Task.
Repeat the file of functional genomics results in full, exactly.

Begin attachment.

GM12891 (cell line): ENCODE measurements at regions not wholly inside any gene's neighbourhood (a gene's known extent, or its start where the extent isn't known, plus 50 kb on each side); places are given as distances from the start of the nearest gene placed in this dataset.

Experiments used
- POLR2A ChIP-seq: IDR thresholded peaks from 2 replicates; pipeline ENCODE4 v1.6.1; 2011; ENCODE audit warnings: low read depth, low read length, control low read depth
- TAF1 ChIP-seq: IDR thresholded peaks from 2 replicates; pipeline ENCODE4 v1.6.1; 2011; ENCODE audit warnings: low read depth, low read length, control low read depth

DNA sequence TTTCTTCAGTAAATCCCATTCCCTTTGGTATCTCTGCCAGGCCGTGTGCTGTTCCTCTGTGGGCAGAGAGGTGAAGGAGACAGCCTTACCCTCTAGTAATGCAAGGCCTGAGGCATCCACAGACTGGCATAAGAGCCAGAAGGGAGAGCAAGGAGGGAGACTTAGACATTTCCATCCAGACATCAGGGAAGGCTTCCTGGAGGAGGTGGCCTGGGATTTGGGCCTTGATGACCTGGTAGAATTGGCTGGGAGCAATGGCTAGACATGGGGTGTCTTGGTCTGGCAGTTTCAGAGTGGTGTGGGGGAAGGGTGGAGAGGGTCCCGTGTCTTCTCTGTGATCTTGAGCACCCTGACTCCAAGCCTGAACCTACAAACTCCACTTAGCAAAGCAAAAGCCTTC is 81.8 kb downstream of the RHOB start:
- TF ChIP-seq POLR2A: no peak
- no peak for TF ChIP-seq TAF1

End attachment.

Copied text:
GM12891 (cell line): ENCODE measurements at regions not wholly inside any gene's neighbourhood (a gene's known extent, or its start where the extent isn't known, plus 50 kb on each side); places are given as distances from the start of the nearest gene placed in this dataset.

Experiments used
- POLR2A ChIP-seq: IDR thresholded peaks from 2 replicates; pipeline ENCODE4 v1.6.1; 2011; ENCODE audit warnings: low read depth, low read length, control low read depth
- TAF1 ChIP-seq: IDR thresholded peaks from 2 replicates; pipeline ENCODE4 v1.6.1; 2011; ENCODE audit warnings: low read depth, low read length, control low read depth

DNA sequence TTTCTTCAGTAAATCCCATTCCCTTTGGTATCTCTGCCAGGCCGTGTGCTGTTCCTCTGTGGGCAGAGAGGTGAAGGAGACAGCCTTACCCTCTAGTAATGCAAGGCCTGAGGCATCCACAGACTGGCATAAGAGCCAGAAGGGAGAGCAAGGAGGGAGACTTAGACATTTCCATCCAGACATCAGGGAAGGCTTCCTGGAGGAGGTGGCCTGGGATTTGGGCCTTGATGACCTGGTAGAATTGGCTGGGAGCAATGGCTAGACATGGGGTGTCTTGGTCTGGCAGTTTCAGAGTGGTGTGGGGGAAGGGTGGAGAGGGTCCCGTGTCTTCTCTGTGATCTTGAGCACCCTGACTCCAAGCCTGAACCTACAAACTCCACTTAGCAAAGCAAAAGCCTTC is 81.8 kb downstream of the RHOB start:
- TF ChIP-seq POLR2A: no peak
- no peak for TF ChIP-seq TAF1